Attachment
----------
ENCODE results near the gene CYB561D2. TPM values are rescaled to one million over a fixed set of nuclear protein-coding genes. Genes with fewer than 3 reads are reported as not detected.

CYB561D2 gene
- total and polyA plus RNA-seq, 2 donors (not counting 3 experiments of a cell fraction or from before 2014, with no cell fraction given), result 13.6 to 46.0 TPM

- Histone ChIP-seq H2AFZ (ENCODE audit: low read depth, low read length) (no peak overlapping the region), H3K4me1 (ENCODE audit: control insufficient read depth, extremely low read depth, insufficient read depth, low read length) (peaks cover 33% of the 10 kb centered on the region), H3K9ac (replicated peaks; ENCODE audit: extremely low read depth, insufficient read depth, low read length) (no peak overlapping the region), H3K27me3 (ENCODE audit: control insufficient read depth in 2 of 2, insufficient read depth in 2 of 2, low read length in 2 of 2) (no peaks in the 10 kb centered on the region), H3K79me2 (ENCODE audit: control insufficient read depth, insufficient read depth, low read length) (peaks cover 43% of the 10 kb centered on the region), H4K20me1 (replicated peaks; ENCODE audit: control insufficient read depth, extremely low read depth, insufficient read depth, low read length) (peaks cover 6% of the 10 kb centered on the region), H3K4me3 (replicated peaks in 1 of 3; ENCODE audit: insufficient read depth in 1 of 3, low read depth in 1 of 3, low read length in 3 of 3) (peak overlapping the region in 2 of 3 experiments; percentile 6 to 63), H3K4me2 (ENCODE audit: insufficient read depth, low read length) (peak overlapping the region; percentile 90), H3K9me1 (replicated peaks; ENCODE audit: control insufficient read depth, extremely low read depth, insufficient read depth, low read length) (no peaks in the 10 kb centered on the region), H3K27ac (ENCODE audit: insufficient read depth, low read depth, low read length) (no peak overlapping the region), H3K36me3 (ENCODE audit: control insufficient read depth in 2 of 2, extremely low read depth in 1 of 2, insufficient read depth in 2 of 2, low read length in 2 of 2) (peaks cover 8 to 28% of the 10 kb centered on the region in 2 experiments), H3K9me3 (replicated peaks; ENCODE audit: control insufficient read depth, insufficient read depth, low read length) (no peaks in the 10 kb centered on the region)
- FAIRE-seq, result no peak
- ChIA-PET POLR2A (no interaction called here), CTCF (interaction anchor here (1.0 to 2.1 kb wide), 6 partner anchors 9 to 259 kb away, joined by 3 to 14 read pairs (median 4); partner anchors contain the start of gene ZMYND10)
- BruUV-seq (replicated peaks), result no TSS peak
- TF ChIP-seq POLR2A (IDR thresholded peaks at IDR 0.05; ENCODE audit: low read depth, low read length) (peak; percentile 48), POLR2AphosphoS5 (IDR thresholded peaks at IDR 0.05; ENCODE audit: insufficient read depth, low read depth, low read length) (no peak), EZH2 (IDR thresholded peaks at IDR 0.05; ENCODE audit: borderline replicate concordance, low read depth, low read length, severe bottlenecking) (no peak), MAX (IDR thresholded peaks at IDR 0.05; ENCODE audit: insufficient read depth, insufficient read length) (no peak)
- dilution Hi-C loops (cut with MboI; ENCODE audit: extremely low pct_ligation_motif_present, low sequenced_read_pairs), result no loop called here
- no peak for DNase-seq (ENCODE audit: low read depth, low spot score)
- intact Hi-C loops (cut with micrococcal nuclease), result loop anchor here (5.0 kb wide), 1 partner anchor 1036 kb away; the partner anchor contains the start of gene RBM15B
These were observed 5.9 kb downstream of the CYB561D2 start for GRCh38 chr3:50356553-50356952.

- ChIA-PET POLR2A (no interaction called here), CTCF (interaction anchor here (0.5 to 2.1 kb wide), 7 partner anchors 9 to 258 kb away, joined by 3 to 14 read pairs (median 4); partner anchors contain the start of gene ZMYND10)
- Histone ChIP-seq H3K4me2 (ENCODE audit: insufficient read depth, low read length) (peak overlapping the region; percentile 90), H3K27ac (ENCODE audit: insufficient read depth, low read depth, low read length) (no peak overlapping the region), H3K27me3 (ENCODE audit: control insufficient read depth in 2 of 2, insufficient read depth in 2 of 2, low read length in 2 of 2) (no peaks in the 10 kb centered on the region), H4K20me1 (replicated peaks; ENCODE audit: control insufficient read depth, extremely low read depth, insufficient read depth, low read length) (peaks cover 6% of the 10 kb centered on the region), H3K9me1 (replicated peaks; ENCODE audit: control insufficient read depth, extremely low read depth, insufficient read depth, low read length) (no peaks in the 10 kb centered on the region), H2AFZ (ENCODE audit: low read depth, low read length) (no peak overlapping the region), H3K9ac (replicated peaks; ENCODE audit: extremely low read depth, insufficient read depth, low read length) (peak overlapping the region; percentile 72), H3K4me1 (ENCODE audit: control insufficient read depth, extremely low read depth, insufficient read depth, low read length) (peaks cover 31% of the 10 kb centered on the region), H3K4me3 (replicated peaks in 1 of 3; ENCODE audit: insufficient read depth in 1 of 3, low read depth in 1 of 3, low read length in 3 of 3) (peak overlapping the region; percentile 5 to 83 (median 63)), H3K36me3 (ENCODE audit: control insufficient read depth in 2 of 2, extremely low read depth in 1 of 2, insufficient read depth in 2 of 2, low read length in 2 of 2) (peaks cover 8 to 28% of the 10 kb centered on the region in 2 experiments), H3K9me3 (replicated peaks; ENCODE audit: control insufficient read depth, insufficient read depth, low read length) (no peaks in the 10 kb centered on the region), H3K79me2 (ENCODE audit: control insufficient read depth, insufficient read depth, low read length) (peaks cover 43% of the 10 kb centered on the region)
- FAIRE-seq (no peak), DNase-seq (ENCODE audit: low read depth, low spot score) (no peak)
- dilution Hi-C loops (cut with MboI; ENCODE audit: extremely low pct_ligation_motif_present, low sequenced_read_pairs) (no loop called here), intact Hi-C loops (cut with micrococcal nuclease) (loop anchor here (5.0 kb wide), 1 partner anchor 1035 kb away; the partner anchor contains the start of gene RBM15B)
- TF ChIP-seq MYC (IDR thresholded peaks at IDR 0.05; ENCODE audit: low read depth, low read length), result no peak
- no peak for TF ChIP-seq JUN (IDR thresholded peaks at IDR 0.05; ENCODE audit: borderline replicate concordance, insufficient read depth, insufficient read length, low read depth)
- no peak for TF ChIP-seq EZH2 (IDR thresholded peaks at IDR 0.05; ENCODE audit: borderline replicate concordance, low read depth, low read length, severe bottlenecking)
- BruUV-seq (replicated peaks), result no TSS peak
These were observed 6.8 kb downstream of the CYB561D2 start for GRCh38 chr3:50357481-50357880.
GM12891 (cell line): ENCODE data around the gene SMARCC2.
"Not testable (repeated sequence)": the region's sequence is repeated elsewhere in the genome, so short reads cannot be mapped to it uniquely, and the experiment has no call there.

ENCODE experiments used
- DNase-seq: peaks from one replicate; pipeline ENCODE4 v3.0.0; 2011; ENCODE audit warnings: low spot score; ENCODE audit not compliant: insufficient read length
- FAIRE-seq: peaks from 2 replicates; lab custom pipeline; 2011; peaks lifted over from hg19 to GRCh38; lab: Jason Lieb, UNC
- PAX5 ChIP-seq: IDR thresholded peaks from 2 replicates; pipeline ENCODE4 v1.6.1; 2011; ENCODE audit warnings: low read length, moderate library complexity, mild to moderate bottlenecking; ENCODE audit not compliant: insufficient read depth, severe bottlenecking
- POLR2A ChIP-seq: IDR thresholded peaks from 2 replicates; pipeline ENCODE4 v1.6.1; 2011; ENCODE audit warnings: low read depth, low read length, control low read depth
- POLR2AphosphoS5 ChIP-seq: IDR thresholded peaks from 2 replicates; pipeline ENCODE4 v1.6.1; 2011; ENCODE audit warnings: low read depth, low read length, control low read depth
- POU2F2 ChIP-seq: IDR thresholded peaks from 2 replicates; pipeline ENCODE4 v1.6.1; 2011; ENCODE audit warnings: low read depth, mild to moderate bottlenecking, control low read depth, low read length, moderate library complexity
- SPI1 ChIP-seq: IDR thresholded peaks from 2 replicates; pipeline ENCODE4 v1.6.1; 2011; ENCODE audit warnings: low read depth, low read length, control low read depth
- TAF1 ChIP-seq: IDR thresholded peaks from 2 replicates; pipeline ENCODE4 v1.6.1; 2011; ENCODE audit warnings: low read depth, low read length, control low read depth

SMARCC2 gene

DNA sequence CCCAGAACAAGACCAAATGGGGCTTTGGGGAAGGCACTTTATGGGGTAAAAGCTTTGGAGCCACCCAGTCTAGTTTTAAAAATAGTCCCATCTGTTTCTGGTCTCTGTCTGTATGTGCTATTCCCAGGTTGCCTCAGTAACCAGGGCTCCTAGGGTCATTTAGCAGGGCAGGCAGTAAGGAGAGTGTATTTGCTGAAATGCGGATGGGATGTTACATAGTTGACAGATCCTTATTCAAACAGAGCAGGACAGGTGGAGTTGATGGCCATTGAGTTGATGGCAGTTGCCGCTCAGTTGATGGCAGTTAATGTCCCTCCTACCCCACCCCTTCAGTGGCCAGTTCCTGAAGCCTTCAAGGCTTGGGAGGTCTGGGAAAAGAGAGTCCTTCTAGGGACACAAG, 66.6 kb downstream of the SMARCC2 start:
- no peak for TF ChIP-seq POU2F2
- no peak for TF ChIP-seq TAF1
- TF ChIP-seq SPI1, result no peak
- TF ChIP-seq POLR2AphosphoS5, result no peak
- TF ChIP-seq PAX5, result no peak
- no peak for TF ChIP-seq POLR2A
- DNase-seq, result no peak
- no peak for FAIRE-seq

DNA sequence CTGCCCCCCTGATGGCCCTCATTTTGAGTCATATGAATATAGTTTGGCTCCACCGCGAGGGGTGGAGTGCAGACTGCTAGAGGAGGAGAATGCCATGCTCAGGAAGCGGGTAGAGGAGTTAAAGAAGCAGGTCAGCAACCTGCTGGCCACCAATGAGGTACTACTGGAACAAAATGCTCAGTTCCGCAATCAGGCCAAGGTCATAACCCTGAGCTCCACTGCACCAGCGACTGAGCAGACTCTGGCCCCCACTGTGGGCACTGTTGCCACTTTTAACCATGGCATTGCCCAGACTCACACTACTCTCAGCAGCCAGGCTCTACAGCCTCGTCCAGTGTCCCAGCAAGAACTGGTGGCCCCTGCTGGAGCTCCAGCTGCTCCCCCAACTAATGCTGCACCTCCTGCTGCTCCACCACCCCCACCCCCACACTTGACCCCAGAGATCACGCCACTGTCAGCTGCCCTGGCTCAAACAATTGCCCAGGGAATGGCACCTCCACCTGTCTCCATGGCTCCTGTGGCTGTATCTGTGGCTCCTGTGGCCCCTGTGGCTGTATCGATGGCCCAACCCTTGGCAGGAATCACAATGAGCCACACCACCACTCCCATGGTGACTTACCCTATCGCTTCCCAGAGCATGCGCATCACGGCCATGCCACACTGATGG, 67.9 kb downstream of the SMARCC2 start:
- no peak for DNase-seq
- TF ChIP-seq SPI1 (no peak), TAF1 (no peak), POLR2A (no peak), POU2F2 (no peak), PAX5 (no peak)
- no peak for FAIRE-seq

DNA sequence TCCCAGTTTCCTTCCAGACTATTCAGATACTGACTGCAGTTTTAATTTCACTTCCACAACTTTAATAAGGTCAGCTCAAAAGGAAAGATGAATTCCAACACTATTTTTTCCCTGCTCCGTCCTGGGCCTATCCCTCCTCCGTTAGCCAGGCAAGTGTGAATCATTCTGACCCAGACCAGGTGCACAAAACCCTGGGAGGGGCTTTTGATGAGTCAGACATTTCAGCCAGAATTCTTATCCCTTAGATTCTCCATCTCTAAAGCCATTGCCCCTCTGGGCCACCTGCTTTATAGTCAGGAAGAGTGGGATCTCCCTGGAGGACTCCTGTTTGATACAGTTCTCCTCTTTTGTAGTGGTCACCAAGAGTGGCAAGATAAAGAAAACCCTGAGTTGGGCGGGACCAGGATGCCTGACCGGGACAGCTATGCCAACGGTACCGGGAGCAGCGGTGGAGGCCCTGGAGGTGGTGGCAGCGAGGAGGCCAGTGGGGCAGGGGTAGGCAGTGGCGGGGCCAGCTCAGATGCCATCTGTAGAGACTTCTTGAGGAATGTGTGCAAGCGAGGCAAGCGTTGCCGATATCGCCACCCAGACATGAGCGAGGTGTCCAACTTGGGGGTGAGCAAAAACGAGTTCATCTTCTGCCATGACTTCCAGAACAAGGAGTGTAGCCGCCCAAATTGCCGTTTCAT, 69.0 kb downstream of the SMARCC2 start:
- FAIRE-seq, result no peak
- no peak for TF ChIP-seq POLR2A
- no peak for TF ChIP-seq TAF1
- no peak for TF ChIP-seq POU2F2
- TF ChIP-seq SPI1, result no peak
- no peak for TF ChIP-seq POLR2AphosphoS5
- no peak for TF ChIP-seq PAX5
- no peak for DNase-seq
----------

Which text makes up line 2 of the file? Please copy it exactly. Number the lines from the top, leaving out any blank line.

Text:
CYB561D2 gene